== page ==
It was of the cantilever type. From either side of the stream extended ten layers of twenty rough-hewn, side-by-side logs, with each upper series projecting several feet farther toward the opposite bank than the layer below. The outer ends slanted upward slightly, and the shore ends were securely anchored with heavy rocks. Stringers, laid horizontally across the gap between the uppermost layers of logs out jutting from either side of the stream, were crossed with twelve-foot lengths of split logs to form the floor of the bridge. Four-foot up-rights carried railing across the length. No nails were used; only wooden pegs and clever notching of the logs. Twenty feet below, the river splashed and foamed over the rocks (p. 32).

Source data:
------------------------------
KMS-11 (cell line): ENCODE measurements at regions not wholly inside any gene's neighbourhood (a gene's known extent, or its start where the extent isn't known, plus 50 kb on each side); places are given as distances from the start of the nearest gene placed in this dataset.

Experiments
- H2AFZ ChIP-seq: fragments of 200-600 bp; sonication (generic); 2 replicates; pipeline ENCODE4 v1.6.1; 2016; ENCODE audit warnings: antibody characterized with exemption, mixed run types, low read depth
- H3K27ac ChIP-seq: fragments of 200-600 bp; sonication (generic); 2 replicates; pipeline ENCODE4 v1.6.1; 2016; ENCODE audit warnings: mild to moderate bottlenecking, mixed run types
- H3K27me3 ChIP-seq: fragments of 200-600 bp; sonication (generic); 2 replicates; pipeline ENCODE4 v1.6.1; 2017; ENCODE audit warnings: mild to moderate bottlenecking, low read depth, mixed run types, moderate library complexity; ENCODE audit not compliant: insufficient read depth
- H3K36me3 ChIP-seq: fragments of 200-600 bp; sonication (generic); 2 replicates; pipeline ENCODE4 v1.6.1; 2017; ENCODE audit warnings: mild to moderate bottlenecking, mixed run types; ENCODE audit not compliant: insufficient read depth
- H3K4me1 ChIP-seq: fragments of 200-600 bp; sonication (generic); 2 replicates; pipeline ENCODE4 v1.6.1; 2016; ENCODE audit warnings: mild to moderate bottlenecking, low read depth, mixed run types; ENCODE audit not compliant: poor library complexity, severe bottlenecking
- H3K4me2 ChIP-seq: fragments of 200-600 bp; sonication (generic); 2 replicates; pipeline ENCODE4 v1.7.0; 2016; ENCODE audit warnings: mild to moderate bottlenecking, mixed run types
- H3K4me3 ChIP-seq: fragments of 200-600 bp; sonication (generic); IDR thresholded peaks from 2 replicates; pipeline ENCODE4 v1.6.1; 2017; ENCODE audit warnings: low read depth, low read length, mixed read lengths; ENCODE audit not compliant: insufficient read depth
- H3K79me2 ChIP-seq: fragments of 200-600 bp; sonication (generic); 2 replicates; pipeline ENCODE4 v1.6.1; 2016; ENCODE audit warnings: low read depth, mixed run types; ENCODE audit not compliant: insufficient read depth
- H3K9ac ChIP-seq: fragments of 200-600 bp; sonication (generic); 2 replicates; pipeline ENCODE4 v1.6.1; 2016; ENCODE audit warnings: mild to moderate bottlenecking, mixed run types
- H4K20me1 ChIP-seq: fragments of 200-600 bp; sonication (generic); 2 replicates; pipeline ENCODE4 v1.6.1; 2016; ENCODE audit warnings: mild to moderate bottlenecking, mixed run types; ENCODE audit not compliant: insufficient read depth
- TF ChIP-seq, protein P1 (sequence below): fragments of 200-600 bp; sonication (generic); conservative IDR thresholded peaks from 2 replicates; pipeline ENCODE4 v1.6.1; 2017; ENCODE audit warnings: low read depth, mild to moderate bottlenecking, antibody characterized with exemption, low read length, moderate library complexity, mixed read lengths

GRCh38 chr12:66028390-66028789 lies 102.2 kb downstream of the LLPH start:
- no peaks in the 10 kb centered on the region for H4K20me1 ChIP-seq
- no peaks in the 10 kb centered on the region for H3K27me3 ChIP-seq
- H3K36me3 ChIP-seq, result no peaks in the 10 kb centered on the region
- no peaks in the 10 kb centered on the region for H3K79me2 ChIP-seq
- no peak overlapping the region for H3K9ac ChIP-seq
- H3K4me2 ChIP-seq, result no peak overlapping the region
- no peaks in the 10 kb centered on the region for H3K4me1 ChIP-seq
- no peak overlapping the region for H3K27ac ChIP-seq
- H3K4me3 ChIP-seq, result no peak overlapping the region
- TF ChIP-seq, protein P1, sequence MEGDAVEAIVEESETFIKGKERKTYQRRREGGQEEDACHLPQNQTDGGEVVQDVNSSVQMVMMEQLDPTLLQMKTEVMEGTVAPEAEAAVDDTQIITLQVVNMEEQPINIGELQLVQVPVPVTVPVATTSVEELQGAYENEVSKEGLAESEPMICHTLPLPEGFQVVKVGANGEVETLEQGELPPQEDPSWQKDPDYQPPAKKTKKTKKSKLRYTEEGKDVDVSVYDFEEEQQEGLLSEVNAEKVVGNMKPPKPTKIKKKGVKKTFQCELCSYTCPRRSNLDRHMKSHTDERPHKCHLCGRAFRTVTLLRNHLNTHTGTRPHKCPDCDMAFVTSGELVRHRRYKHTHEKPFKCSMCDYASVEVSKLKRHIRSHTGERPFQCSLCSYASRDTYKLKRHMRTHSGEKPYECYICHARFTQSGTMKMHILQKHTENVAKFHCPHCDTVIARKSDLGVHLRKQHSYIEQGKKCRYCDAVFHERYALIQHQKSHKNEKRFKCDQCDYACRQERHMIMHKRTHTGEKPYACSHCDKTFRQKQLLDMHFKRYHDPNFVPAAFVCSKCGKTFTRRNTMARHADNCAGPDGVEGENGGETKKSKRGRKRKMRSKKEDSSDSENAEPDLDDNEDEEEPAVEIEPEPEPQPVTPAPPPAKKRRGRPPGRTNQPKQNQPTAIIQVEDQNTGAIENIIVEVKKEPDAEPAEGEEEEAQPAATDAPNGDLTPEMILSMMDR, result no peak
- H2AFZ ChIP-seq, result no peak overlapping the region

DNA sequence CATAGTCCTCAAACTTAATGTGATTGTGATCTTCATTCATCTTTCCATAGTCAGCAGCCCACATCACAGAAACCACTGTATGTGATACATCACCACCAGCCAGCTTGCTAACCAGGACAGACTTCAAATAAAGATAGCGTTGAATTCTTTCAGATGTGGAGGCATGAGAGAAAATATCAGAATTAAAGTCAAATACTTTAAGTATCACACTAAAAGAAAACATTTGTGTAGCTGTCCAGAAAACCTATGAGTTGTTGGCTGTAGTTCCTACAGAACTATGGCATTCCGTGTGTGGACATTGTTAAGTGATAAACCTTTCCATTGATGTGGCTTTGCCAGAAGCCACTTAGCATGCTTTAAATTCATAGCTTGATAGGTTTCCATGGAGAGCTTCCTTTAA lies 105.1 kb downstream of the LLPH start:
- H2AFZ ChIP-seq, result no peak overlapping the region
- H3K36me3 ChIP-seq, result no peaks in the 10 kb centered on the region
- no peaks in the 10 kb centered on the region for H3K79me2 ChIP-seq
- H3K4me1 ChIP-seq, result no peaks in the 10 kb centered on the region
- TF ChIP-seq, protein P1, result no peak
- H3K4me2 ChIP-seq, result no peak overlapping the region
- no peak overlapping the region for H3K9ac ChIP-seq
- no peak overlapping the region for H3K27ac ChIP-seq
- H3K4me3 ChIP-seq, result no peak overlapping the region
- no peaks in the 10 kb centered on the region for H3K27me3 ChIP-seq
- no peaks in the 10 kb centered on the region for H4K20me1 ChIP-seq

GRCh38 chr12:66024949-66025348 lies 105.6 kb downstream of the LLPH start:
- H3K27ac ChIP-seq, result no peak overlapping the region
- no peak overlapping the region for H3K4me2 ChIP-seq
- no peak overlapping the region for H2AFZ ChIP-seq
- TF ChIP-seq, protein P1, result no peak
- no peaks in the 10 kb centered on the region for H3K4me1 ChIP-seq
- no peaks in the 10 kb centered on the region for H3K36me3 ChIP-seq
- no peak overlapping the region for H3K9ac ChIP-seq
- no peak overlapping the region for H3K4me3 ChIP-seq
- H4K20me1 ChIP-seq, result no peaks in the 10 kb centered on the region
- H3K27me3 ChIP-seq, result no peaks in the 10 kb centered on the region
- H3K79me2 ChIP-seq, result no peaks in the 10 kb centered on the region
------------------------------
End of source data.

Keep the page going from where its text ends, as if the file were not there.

Source of Descriptive Information
Forman, H. (1936). Through Forbidden Tibet. London: Jarrolds